Evangelists and Canticles

A Festival of Lessons and Carols

Reading and hearing the biblical narratives leading up to the birth of Christ seems countercultural these days. Commercial establishments begin celebrating an “instant” Christmas the day after Halloween. But when there’s no room for Advent celebration, there’s no “prepare the way of the Lord,” no waiting and working for Christ’s kingdom.

When Christmas does arrive, seasonal carols tend to surround Christ’s birth with the coziness of “See amid the winter’s snow,” even though that weather pattern would be unlikely in Bethlehem. The well-known Christmas lullaby suggests “no crying he makes” (which, if it weren’t so silly, might signal an outright denial of Christ’s humanity). Christmas cards and crèches confuse or conflate the appearance of the shepherds with the appearance of the Magi (as does “The First Noel.”) And few remember the slaughter of innocent baby boys in Bethlehem at all.

In sharp contrast to these phenomena, the biblical story of awaiting Christ’s birth and the actual birth narratives of the New Testament evangelists are sober, objective, and without sentimentality.

In this service, worshipers are invited to hear the Scripture passages from four evangelists, surrounded by four canticles, and to join in the hymns and carols for Advent and Christmas. But let’s not forget that Christ’s “being born as a human” was an “emptying of himself,” which ultimately led to his humiliating death, and beyond that to his exaltation, as the early church confessed in its credo quoted by Paul in Philippians 2:6-11.


Processional Hymn: “Of the Father’s Love Begotten” LUYH, CH 240, PH 309, PsH 342, TH 162, WR 181


Prayer for Illumination

First Reading: Luke 1:5-17—The Birth of John the Baptist Foretold

Canticle: The Song of Zechariah

For this canticle, consider “Zacharias’ Song” by Paul Ayres. Hymn settings of Zechariah’s canticle are readily available in three different versions of “Blessed Be the God of Israel”: LUYH, PsH 213, SNC 104, SNT 5, and WR 158; each of these has a different text paraphrase and a different tune.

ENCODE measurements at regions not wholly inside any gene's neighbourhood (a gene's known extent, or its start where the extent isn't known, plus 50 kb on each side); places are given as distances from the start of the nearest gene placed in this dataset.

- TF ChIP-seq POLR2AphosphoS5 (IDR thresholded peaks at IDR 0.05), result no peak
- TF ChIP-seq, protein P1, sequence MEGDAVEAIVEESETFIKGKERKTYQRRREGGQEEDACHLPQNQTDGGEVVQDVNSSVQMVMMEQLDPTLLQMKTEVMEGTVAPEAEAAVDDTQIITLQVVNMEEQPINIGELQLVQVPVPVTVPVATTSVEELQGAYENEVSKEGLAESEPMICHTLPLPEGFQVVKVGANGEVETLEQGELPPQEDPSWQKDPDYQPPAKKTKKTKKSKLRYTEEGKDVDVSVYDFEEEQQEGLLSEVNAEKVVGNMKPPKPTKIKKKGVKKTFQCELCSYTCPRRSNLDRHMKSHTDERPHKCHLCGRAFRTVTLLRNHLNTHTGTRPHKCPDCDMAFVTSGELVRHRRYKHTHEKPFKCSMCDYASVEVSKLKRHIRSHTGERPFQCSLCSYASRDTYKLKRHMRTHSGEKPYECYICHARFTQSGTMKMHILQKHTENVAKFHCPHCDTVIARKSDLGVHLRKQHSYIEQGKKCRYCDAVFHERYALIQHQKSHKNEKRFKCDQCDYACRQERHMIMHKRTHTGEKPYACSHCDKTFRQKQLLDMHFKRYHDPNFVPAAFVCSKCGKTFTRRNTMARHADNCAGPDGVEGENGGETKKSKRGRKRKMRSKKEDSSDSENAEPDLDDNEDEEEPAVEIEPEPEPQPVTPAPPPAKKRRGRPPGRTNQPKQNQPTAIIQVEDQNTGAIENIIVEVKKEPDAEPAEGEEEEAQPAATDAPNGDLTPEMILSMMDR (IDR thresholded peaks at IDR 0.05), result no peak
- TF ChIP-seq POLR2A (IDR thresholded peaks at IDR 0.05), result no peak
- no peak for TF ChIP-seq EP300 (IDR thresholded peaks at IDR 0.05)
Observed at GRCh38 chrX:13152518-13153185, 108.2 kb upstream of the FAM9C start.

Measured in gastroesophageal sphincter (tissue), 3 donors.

Song: “Prepare the Way, O Zion” PH 13, WR 152

Second Reading: Luke 1:26-38—The Birth of Jesus Foretold

Canticle: The Song of Mary

For this canticle, consider “The Magnificat” by Z. Randall Stroope. Hymn settings of Mary’s canticle are readily available: “Tell Out, My Soul,” LUYH, PsH 478, TH 26, WR 41; “My Soul Gives Glory to My God,” PAS 1042; “My Soul Proclaims with Wonder,” SNC 102, WR 170; and “My Spirit Glorifies the Lord,” PAS 1019, PsH 212, SFL 125 (but preferably to a stronger LM tune such as wareham [PsH 463]). Again, each of these has a different text paraphrase and a different tune.

Third Reading: Luke 2:1-20—The Birth of Jesus

Song: “Hark! the Herald Angels Sing” LUYH, CH 277, PH 31/32, PsH 345, TH 203, WR 185

Canticle: The Song of the Angels

For this canticle, consider the Latin setting of the Gloria by György Orbán. Hymn settings of the angels’ song that have both “glory to God” and “peace on earth” are not so readily available, but a couple good choices are “Glory to God,” LUYH, PsH 214; and “Gloria, Gloria, Gloria,” LUYH, SNC 116, WR 195. Though extremely popular, “Angels We Have Heard on High” LUYH features only “glory to God” in its Latin refrain and, regrettably, omits “peace on earth.”

Fourth Reading: Matthew 2:1-18—The Visit of the Magi

Song: “What Child Is This?” LUYH CH 281, PH 53, TH 213, WR 184

Fifth Reading: Revelation 12:1-12—The Woman and the Dragon

Anthem:M. “Fanfare for Michaelmas Day” (Sidney Campbell)

Song: “Mary Nursed Her Son Named Jesus” (see p. 19)

Performance suggestion: have a soloist or choir sing each “stanza,” with everyone on the refrain. Unison, a cappella, but possibly with a few handbells on D and A.